Students studying agriculture may be hired faster than students studying other life science degrees.
The 2015 Sector Report, released by Life Sciences Ontario (LSO), says the unemployment rate among science grads going into the private sector sits at about 18.9 per cent.
“As the government becomes more fiscally restrained, the opportunities in the public sector become difficult to get,” says Jason Field, LSO president and CEO.
And while this may be true for other life science sectors including pharmaceuticals, research testing and medical equipment testing, it may not be the same for the agricultural industry.
The LSO report says the government needs to fund private life sciences firms in order to hire more recent grads, but students at the Ontario Agricultural College (OAC) have no issues finding work in both the private and public sectors.
“Students in our program report back to us consistently [saying] that they have no trouble finding employment,” says OAC Associate Dean Dr. Rene Van Acker.
The OAC 2011 graduate survey found a significant gap between grads and the demand, showing there were three jobs to every student graduating.
“Students in our food and agricultural program [are] typically thinking about working in private industry,” Van ACker says. “For our sector, it doesn’t grow as rapidly as others but it also didn’t crash in 2008. It grows at a steady rate.”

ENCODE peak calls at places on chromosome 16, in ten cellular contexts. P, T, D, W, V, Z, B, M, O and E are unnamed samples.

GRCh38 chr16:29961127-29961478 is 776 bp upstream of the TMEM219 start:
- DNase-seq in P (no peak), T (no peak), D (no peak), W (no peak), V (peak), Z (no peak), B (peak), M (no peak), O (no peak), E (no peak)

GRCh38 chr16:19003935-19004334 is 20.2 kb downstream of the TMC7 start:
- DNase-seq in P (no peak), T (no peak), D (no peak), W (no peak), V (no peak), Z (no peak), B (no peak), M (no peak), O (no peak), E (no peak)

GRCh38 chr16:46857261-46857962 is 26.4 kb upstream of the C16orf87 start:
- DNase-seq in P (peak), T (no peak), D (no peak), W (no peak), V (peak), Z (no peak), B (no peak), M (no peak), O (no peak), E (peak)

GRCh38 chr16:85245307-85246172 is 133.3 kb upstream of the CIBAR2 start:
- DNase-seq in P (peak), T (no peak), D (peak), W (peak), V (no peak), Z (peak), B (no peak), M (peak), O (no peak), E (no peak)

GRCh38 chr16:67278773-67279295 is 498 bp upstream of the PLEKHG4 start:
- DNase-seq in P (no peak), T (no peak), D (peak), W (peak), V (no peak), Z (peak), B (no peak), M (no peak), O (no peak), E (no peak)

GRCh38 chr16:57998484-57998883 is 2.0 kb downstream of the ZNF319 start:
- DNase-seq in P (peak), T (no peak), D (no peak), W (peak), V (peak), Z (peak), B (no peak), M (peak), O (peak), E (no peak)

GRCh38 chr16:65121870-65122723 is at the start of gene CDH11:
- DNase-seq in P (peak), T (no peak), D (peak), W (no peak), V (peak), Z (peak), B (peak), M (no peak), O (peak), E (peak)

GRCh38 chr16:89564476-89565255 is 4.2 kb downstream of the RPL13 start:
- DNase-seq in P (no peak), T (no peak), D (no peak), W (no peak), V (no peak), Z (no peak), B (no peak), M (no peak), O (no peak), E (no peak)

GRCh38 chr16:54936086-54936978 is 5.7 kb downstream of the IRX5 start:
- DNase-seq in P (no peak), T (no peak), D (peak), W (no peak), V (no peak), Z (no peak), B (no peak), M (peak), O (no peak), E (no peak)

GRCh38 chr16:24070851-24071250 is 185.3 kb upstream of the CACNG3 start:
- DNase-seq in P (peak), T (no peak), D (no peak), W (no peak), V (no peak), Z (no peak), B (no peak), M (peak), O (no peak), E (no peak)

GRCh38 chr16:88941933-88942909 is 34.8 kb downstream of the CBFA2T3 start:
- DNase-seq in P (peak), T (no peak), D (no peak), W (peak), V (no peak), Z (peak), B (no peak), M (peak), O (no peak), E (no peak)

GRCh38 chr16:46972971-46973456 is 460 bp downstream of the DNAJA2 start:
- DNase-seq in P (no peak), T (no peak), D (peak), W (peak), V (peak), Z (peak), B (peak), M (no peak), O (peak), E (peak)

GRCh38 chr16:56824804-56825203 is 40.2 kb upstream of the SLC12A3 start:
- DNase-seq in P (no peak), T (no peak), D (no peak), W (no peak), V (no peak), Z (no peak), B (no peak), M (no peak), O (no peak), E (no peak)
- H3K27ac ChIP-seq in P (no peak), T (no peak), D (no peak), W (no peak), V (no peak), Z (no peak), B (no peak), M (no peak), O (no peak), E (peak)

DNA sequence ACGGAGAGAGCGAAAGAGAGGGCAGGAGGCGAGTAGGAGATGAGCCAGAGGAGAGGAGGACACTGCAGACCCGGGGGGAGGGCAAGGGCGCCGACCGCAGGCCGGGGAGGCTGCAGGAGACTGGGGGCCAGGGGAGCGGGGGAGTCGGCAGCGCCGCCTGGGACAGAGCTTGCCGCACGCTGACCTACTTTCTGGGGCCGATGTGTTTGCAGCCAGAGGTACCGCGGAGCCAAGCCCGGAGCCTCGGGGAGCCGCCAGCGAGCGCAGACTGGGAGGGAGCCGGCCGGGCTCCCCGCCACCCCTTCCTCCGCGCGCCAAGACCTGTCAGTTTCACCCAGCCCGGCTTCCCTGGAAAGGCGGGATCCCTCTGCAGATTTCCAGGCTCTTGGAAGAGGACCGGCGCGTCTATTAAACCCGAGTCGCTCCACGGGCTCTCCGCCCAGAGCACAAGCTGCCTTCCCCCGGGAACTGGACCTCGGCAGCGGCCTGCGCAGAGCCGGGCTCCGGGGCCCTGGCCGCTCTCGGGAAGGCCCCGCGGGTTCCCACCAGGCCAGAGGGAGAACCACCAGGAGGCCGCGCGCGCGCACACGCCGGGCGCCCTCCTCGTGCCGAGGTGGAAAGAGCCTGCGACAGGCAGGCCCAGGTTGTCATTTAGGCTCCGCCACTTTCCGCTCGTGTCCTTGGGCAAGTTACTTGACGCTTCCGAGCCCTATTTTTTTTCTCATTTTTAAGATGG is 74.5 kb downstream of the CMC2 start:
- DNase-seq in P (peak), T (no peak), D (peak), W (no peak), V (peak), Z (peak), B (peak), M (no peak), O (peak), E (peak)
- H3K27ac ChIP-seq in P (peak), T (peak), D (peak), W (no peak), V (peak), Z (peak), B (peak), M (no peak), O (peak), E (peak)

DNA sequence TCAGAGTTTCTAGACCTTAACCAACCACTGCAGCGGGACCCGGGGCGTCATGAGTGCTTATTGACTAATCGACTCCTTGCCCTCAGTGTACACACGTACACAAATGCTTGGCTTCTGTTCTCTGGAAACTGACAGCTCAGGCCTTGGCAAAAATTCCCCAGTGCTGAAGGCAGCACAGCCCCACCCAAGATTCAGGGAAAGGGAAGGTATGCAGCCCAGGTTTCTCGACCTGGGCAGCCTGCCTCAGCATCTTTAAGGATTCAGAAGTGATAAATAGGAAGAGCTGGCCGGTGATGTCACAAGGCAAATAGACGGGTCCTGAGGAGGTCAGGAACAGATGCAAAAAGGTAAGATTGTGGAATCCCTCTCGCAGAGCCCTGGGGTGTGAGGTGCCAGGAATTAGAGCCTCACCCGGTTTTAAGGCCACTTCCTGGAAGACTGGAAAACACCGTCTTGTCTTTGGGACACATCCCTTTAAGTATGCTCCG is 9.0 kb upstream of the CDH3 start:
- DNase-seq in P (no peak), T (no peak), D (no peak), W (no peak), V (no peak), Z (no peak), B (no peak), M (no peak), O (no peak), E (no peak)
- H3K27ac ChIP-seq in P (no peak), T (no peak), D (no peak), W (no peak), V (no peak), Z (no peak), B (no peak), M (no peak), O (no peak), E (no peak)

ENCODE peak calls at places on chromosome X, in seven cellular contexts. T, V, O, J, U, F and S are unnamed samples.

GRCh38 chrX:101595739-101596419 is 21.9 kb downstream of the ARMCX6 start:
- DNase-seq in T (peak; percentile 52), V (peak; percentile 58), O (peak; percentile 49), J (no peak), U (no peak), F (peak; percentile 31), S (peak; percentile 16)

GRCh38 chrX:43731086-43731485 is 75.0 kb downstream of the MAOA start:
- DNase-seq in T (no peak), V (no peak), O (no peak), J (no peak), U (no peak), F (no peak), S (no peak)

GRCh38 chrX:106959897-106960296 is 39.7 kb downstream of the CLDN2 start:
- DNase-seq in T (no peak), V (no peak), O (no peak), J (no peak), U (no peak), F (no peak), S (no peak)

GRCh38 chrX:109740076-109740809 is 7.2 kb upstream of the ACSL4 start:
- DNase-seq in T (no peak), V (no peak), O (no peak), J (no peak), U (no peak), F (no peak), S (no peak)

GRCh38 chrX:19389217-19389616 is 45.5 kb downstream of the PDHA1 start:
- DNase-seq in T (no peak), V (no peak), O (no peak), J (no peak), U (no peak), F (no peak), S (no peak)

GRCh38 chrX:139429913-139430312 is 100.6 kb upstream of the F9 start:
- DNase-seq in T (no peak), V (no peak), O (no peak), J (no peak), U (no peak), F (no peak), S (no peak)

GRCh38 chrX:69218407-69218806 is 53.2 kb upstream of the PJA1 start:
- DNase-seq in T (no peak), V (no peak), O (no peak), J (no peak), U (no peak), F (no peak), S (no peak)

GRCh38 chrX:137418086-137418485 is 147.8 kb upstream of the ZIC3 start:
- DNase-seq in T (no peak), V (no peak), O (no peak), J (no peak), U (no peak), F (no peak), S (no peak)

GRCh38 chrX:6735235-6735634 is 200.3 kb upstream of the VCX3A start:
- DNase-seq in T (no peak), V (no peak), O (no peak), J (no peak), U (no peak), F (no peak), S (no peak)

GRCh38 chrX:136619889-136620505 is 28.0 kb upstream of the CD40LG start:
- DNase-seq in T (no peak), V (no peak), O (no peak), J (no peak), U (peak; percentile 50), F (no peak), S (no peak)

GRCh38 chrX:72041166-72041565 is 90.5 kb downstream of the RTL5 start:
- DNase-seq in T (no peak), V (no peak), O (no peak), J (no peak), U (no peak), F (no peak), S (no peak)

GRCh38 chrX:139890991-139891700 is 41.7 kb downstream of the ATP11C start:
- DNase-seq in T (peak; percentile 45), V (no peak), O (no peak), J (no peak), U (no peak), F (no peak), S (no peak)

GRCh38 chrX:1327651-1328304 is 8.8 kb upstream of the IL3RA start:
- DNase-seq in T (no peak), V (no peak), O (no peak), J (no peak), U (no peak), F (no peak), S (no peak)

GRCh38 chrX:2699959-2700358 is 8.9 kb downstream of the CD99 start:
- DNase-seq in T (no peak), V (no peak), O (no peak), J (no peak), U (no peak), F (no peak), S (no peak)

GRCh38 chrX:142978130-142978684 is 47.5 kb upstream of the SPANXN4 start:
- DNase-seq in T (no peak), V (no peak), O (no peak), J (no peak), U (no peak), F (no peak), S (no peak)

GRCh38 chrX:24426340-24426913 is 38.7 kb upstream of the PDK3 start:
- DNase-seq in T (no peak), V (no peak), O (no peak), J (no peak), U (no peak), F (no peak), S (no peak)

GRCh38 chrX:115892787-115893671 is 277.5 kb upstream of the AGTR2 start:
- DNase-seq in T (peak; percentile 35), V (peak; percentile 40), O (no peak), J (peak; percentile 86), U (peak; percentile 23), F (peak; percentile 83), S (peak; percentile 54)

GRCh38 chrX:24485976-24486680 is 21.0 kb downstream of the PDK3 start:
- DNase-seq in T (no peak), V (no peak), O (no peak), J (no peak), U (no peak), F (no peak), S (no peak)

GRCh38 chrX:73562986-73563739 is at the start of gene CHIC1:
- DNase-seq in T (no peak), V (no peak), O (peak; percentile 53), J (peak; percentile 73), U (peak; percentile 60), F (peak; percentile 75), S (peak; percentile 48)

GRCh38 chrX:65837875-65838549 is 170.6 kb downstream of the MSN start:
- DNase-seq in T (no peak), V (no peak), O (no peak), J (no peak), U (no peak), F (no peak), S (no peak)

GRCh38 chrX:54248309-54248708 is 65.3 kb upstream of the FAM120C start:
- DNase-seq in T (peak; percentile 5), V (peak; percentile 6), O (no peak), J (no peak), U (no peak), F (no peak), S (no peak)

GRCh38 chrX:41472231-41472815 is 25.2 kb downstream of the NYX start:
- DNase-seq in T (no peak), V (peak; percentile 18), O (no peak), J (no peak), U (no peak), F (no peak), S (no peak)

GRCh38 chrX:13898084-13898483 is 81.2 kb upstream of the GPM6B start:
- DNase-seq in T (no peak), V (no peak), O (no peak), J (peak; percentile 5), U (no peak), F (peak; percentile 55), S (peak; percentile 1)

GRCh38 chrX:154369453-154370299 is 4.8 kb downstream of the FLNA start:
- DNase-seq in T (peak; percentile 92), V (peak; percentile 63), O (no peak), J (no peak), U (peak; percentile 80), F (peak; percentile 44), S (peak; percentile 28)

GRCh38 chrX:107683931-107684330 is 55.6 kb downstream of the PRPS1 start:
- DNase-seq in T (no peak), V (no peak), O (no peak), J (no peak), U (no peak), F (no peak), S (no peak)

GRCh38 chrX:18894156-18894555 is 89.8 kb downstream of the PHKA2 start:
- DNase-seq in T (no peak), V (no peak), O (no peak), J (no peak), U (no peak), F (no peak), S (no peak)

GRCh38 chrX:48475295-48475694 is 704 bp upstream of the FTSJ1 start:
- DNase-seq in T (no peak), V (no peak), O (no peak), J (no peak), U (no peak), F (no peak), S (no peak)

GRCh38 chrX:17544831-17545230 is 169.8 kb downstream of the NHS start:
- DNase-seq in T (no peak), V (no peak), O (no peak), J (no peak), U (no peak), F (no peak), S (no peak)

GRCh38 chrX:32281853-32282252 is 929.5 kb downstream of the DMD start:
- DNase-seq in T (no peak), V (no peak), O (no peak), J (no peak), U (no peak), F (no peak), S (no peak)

The LSO report says 63 per cent of private sector firms have ten or less employees.
This includes Ontario Agri-Food Technologies (OAFT), a private sector company that operates as a two-person team without hiring recent grads, that could potentially benefit from receiving government funding.
But that doesn’t mean recent grads of agricultural programs aren’t getting jobs.
With OAC being recognized as Canada’s largest and most renowned agricultural college, their students are looked as a commodity.
Van Acker says their biggest issue is getting more people into the program and staying to complete a masters or PhD.
“Once they graduate, they’re off making really good money. Why would they come back?” says Van Acker. “I don’t blame them.”
And while the LSO’s report says the issue for private sectors is a lack of government funding, the public sector also faces challenges when it comes to hiring grads.
“The problem [the grads] face is that people aren’t retiring yet,” says Vicki Reay, health and applied technology career advisor at Humber College.
She says the nursing grads are up against a hot and cold hiring system that doesn’t always pick up large batches of students because the older, more experienced workers are still present.
And while Van Acker says there’s more opportunity for their grads to work in the Greater Toronto Area, Reay says many of their medical grads have to leave the city in order to find work.
This may mean that while the private sector is one of the most profitable areas but least invested one, the issue of hiring new grads is more field based rather than industry based.